- Zig-Zagged in The Battle For Wesnoth. The game has only one alignment axis (Lawful, Neutral, Liminal, and Chaotic); most of the evil creatures (undead, necromancers, orcs, bandits) are Chaotic. However, Chaotic creatures aren't necessarily bad — for example, you can recruit thieves while playing as the decidedly good Konrad, and the outlaw campaign (Liberty) features a band of freedom fighters which are all represented in-game as Chaotic units (specifically, Chaotic humans).
- Resident Evil 6: Carla Radames openly admits that she wants to use the C-Virus to wipe out civilization completely and rule over the chaos that remains. She even provides the page quote.
- Castlevania: Lords of Shadow 2: Dracula, the Villain Protagonist, uses Chaos Magic in combat, largely through his Chaos Claws.
- In the webcomic Eight Bit Theater (a parody of Final Fantasy I), the main characters are told that their task is to defeat chaos, leading Black Mage to go on an angry rant about this trope (before calming down when it's explained that's just the villain's name).
I refuse to take part in an adventure that is metaphysically rooted in the destruction of an abstract and artificial concept like chaos simply because connotatively speaking it's less desirable than the equally artificial term 'order'.When will you people learn that these are merely patterns that our temporal minds have made for us in a desperate attempt to make sense of an unimaginably immense and impersonal universe?Order, chaos, these are words for things we don't even understand. Chaos is not something you fight against, order is not something you protect. They have no more power or importance than that which we give them.And I, for one, will not perpetuate this asinine paradigm that there is something inherently wrong about chaos!
- El Goonish Shive. The character Pandora Chaos Raven is an immortal with a highly chaotic nature (e.g.her cloud form constantly shifts and changes) who says she's going to destroy our world and replace it with another one. She has also tried to have several human beings killed.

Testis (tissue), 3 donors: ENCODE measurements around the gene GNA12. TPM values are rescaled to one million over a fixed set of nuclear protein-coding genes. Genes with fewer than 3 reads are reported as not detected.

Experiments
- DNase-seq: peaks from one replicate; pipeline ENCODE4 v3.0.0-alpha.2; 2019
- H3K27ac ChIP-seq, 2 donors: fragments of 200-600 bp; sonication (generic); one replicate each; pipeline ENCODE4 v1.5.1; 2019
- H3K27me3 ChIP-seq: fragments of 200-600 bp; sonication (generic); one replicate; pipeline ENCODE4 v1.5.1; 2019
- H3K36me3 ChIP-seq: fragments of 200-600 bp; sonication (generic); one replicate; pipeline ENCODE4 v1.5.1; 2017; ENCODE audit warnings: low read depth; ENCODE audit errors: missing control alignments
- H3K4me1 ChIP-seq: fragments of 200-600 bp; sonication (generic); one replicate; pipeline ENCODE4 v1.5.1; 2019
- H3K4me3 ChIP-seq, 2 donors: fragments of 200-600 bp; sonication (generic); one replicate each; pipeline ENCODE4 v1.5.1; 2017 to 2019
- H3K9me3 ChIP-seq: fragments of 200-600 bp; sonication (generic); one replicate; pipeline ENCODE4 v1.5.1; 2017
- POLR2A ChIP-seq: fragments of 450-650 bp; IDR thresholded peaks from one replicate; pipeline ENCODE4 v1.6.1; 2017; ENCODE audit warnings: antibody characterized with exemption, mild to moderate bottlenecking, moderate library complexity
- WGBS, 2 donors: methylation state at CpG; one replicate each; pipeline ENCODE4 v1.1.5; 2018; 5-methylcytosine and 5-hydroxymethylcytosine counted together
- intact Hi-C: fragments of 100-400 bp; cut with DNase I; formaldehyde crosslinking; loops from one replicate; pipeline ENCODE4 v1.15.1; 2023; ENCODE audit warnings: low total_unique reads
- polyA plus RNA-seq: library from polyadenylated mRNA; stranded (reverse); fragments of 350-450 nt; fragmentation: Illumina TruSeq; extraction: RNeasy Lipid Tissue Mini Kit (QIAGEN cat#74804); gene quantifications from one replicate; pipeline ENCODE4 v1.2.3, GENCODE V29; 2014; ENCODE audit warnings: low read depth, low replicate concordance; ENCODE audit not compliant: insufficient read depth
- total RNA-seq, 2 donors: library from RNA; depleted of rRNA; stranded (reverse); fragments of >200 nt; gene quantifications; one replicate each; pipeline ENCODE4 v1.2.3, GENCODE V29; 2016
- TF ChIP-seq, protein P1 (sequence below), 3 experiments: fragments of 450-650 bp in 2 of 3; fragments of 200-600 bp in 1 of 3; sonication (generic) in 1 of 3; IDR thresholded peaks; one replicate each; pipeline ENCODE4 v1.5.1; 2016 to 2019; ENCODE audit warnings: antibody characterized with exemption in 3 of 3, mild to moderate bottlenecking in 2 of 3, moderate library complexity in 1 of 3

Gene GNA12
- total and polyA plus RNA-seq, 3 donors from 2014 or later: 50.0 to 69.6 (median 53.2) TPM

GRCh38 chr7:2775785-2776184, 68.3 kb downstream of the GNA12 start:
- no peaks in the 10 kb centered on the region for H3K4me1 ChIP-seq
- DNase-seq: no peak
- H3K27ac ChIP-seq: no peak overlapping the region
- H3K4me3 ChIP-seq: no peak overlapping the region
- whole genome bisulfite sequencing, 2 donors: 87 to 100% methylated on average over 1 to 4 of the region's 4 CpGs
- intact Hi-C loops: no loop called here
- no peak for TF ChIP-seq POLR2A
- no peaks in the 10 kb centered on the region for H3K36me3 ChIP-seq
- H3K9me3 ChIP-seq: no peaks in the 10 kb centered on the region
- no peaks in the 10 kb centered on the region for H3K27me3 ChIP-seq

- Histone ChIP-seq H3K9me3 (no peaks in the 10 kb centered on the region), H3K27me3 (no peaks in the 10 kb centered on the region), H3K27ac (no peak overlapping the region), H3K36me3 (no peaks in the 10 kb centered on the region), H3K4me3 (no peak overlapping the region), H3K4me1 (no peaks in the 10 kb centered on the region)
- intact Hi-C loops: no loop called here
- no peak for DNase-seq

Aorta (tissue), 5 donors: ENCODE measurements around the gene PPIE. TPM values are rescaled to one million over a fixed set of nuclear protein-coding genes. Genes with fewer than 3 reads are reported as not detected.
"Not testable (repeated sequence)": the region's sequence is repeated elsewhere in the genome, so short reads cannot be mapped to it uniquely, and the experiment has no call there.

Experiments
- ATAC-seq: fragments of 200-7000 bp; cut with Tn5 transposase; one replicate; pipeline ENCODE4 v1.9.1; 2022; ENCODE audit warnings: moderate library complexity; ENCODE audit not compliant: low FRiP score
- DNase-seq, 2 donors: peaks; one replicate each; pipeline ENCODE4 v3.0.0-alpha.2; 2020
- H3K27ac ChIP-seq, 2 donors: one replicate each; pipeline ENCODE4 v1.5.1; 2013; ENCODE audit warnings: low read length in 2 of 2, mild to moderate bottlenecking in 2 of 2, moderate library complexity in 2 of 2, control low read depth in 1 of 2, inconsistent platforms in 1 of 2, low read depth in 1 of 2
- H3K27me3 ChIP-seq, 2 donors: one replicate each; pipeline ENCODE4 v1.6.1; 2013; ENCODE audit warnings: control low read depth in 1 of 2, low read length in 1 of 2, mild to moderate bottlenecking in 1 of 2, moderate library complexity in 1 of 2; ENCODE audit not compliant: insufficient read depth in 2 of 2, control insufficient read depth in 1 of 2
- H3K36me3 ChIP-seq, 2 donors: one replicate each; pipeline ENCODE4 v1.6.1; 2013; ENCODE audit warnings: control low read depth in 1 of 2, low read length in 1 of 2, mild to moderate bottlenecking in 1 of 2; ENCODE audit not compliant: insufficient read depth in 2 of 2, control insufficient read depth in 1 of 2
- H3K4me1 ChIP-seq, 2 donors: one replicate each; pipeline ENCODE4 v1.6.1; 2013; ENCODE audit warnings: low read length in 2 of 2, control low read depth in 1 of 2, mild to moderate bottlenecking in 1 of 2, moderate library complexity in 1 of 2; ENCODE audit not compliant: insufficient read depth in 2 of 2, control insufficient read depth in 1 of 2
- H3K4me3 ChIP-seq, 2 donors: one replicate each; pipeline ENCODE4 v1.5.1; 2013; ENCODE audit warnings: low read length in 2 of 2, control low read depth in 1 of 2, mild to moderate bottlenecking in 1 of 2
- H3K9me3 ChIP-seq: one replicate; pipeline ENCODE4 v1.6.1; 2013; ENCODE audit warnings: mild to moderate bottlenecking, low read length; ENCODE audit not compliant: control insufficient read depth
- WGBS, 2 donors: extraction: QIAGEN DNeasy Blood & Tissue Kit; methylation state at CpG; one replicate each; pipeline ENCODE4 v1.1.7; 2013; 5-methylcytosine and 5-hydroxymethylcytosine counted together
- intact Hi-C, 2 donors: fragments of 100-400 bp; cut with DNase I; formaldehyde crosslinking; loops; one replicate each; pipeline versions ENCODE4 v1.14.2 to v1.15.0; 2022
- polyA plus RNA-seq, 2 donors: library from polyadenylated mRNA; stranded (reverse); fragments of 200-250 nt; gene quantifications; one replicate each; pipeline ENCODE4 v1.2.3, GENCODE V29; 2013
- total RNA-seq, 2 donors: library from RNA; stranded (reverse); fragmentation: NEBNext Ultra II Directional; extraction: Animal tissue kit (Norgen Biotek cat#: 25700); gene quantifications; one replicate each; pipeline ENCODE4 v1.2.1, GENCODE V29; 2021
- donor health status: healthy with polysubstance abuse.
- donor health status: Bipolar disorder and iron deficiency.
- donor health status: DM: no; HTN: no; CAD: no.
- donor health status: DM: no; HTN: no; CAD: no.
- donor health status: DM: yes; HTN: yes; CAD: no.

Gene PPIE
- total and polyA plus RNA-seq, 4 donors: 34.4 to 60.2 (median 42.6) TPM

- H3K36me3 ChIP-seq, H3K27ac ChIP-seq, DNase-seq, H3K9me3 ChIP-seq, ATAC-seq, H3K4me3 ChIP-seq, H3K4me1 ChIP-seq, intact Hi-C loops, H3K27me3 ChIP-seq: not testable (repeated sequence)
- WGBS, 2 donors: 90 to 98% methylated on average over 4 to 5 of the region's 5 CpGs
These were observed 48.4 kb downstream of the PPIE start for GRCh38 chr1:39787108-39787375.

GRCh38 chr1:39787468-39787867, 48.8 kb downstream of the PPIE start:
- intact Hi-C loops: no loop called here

- Pandora merely punched Magus away; also, he's the only one who calls her "Chaos". She tried to get Abe killed — but it's not that she haven't an understandable reason to be very upset.
- She calls herself "Pandora Chaos Raven". However, there are indications that "destroying the world" and "bringing an apocalypse" doesn't mean what it sounds like: "Apocalypse" literally translates to "revelation". If her intentions are non-murderous, then she would more closely represent a very unscrupulous form of Chaotic Neutral.
- Inverted: Last Res0rt has the tagline "Embrace Cha0s", with the implication that the Celeste and the Church of the Endless represent a repressive version of Order.
- My Little Pony: Friendship Is Magic: Discord as introduced in "The Return of Harmony": the spirit of chaos and disharmony, a Reality Warper who ruled over a dark time in Equestria. He usually likes to speak of chaos as his thing, but intertwined with the disharmony he also sows, it makes him both unquestionably Chaotic Evil as well as an antithesis to the concepts associated with good in the setting.
- South Park: Butters' evil alter-ego Professor Chaos.
- Vaatu, the spirit of Chaos and Darkness, in The Legend of Korra. He is the God of Evil of the Avatar-verse whose release sparked thousands of years of unbalance and conflict in the world that the Avatar cycle was started to counter.
- Book 3 plays with the trope in regards to the Red Lotus; on one hand, they are a cabal of Bomb-Throwing Anarchists who want to create chaos by tearing down the world's governments and destroying the Avatar Spirit, but on the other hand their leader states that chaos is not evil, just the natural order of things, and with all governments gone a better world would rise up from the ashes.